Take the 2-minute tour ×
Stack Overflow is a question and answer site for professional and enthusiast programmers. It's 100% free, no registration required.

I am a beginner in programming with perl and csh. I am facing some difficulty understanding code like:

/some_perl_algorithm.pl -n 166 \ 
    -p "/some_xml.list." \
    -s "" \

exit $status
  1. what do these -n -p -s switches mean?
  2. what do these backslashes at the end of the lines (\) mean?
  3. Is that /some_perl_algorithm.pl the same as perl some_perl_algorithm.pl?
  4. what does this code try to do?

Can anyone help? Or point me some good tutorials?

share|improve this question

migrated from programmers.stackexchange.com Feb 21 '13 at 21:47

This question came from our site for professional programmers interested in conceptual questions about software development.

Q2. Because this code is written under csh which does not handle multilines, "\" is used to connect different lines. –  user36624 Feb 21 '13 at 21:20
You'd need the backslashes under bash as well. –  Keith Thompson Feb 21 '13 at 21:26

2 Answers 2

Calling /some_perl_algorithm.pl is most likely the same as perl /some_perl_algorith.pl. This depends on the first line in that file. See "shebang", i.e. on http://en.wikipedia.org/wiki/Shebang_(Unix)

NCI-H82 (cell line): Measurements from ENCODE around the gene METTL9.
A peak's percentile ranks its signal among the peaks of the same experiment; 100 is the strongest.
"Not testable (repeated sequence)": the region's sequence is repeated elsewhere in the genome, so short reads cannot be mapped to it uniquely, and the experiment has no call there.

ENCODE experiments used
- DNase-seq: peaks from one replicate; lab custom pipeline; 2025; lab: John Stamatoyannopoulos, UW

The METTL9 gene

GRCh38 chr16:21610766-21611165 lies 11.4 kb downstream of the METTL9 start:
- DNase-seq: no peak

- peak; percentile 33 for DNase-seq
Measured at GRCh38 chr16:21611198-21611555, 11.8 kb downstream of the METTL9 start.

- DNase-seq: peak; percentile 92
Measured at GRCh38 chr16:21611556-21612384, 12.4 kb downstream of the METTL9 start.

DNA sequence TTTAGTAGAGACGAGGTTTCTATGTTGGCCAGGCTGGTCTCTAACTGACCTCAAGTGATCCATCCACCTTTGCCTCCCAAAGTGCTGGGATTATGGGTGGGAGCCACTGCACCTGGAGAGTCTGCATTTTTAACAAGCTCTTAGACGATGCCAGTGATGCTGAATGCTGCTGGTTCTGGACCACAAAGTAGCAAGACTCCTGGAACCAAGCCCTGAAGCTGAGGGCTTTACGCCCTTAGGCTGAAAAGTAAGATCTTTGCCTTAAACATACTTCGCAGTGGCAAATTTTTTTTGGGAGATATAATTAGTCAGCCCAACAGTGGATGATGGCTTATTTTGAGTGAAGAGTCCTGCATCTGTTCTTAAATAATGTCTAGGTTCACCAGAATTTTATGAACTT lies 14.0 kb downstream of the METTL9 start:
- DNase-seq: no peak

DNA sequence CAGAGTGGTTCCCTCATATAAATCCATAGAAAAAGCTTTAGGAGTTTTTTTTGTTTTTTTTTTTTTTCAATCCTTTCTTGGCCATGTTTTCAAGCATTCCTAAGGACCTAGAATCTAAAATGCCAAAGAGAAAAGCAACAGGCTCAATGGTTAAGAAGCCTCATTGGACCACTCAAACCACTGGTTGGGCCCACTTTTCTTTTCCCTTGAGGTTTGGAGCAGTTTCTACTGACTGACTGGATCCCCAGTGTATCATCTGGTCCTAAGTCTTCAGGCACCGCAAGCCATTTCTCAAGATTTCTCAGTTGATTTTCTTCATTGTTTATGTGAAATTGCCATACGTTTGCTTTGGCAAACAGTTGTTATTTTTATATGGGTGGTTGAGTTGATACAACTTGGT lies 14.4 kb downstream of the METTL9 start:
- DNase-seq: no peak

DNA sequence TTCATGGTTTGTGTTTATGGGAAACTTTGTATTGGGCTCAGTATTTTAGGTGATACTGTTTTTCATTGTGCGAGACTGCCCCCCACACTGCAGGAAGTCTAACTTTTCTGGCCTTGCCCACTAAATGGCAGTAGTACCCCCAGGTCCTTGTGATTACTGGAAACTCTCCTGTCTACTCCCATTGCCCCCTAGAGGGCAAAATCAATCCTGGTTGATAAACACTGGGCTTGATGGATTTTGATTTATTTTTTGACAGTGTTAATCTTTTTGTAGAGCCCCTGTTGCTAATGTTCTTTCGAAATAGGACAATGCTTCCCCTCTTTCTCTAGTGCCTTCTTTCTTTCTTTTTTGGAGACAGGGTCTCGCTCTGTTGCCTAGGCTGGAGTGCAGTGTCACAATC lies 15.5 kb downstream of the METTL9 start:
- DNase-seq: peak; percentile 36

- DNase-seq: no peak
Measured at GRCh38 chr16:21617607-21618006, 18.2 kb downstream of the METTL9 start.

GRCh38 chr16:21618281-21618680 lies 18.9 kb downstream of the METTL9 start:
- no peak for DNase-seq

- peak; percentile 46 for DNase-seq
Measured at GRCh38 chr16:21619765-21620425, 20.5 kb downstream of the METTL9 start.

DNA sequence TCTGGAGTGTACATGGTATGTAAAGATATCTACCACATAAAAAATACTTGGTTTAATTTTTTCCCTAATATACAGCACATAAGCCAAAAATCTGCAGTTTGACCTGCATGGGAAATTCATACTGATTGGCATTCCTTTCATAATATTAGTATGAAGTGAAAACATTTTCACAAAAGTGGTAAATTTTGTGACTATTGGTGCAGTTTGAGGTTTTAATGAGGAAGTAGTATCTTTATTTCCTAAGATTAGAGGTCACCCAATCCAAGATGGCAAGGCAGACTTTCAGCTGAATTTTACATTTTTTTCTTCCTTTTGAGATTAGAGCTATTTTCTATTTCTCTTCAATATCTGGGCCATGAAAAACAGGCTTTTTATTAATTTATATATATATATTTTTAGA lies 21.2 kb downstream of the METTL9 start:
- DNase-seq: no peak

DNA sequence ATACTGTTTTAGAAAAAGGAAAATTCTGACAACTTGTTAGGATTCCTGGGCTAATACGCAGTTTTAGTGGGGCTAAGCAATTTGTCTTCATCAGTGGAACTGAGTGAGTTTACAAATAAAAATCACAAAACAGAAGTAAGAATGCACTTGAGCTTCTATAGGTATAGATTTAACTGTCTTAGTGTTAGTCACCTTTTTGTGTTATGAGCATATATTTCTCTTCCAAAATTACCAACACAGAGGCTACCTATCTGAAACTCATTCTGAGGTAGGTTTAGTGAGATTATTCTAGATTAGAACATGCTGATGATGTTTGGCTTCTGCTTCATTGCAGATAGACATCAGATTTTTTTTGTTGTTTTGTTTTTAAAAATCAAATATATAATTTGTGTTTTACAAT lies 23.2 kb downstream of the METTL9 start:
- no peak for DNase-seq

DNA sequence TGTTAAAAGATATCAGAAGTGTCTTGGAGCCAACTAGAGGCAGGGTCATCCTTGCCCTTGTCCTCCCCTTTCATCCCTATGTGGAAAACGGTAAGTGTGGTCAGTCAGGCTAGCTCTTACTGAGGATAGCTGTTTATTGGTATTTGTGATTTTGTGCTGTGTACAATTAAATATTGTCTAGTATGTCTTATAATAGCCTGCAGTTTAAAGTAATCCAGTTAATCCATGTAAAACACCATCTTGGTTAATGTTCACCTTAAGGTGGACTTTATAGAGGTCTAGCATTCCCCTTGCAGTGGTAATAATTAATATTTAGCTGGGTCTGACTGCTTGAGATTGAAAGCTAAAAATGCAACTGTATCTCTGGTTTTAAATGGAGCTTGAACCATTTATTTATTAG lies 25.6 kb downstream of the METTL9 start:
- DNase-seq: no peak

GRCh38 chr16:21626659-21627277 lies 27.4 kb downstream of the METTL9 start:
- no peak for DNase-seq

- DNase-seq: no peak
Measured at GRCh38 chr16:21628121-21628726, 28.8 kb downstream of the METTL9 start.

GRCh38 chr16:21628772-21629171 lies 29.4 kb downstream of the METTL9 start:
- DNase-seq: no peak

The other questions can't be answered without kowing what some_perl_algorithm.pl ìs. The arguments are passed to the Perl script.

share|improve this answer
The backward slashes mean that there is a continuation to that line –  lbalazscs Feb 21 '13 at 21:54
Right, thanks for the addition! –  johannes Feb 21 '13 at 21:54

perldoc is your friend. perldoc perlintro to start with

Also: http://perldoc.perl.org/perlrun.html#Command-Switches

  • -p means loop the script through all lines listed in the supplied as parameters.
  • -n is similar, but overridden by -p in this case.
  • -s puts the 166 into the file as a parameter.
share|improve this answer

Your Answer


By posting your answer, you agree to the privacy policy and terms of service.

Not the answer you're looking for? Browse other questions tagged or ask your own question.